Apps – what would life be without them? Imagine opening a brand-new browser tab every time you wanted to check your email, access photos, connect with friends on social media, or even pay your bills online.

Apps have greatly enhanced the way consumers interact with and complete tasks on their mobile devices. But what many consumers don’t realize is that they are tracked by many of the apps they know and use daily. Tracking can stem from a variety of platforms, however one type in particular has brought this issue even more into the forefront: contact tracing apps, which can help slow the spread of COVID-19.

What Are Contact Tracing Apps?

According to MIT Technology Review, technologists have been working to build contact tracing apps and systems to identify and notify those who have come in contact with a virus carrier. Tech giants and public health authorities worldwide have quickly signed up to build the application programming interfaces (APIs) and apps necessary to support this project’s scale. However, many users are skeptical that they know very little about these apps, what data is collected, and who this data is shared with.

The success of these contact tracing apps rests on user participation. However, for these apps to make a real impact, developers must overcome potential privacy and security risks to assure individuals their data will only be used to fight the virus’ spread.

The Impact of Contact Tracing Technology

According to Health IT Security, the American Civil Liberties Union and the Electronic Frontier Foundation released reports outlining potential privacy and security risks developers should consider when building APIs and drafting privacy policies. Some of these risks include geo-location tracking or tracking a device’s location in real-time.

Then there’s user behavior to keep in mind. Some individuals may not understand the extent of the information they share with an app, while others are uneasy about the idea that the government – or a hacker – could easily access their whereabouts. What’s more, users are concerned that data collection will fail to end after the pandemic and authorities will use it in the future for unwarranted public surveillance.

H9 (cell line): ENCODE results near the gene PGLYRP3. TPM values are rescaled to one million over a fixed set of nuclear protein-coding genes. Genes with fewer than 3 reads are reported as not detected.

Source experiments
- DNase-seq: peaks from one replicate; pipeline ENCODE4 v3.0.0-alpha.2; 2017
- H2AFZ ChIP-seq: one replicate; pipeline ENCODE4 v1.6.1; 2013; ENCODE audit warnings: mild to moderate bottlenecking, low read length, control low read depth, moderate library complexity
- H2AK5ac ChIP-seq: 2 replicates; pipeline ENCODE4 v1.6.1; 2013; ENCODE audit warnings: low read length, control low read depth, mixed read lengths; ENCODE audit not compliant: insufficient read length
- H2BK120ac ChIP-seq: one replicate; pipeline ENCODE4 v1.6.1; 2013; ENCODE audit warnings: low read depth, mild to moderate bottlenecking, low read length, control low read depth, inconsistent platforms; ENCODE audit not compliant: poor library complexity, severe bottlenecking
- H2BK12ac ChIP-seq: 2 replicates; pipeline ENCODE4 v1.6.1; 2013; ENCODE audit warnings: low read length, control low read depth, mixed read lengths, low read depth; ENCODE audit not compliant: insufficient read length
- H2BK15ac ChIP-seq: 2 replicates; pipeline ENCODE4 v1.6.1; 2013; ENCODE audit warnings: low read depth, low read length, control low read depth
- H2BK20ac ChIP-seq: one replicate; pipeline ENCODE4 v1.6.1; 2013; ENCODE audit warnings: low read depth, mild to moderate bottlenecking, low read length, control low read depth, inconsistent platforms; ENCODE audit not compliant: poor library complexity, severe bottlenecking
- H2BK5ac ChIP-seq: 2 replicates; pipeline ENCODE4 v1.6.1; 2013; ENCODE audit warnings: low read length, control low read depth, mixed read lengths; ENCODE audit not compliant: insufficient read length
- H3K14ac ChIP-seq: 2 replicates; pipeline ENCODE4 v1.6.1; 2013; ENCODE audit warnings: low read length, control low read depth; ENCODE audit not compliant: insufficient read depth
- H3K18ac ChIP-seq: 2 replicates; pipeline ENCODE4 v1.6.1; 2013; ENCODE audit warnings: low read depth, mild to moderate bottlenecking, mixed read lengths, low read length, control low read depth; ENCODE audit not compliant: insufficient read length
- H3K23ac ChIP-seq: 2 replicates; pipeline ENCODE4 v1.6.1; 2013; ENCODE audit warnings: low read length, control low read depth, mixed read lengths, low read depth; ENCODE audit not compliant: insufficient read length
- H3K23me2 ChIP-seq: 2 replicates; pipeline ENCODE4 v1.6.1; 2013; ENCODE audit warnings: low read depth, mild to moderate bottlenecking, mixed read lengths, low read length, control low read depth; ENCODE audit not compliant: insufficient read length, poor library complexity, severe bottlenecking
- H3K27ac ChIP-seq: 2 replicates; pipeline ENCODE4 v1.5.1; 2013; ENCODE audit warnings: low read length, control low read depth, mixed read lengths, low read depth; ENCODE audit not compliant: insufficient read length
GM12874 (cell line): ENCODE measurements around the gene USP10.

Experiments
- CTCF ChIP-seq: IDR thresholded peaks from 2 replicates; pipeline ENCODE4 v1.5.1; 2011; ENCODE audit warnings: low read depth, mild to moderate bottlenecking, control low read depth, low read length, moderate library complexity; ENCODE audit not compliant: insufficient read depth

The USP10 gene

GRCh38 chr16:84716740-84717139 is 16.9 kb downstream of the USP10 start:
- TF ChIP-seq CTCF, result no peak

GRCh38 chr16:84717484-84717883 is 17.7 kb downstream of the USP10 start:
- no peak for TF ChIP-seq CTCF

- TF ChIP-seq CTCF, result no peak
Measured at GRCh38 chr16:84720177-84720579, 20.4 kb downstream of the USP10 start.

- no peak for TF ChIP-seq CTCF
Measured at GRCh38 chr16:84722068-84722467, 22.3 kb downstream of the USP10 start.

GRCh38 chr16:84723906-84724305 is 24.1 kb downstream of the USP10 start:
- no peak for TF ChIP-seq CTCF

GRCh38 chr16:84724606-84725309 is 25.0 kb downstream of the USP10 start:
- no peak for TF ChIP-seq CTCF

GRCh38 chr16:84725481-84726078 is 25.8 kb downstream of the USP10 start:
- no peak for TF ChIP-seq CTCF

While the privacy concerns around contact tracing apps are genuine, it’s also important to consider how this technology could greatly benefit public health. Although the privacy protection instilled in some apps is still a work-in-progress, some technologies have successfully contact traced without putting users’ privacy at risk. For example, Singapore’s app TraceTogether only collects and gathers data at the point that someone 1) is confirmed to have COVID-19 and 2) consents to the scraping of that data. From there, the data is anonymized, encrypted, and doesn’t reveal the identity of the infected user or the person that may have come in contact with them. What’s more, the data is deleted automatically after 21 days. By employing a thoughtful approach to contact tracing, positive strides can be made towards stopping the virus’s spread without risking user privacy.

How to Stay Secure

As a consumer living in a world riddled with uncertainty, you can take steps to help protect your digital life. When it comes to the rise of contact tracing technology and other apps you may use, here are some tips to consider to help safeguard your private information.

Understand and read the terms

Because this technology is relatively new, there is much to consider if you’re thinking about downloading a contact tracing app. Consumers can protect their privacy by reading the Privacy Policy and Terms of Service so they can know just what they’re dealing with.

Update your settings

If you’re concerned about an app having permission to access your location, photos, or other data, check your settings to see which apps have access to this information. Change permissions by either deleting the app or changing your settings on your device.

Consider other options

If you are not comfortable downloading a contact tracing app on your device but would like to be informed of the virus’ spread, you can visit the CDC’s website for COVID-19 cases, which can be narrowed down by state and county.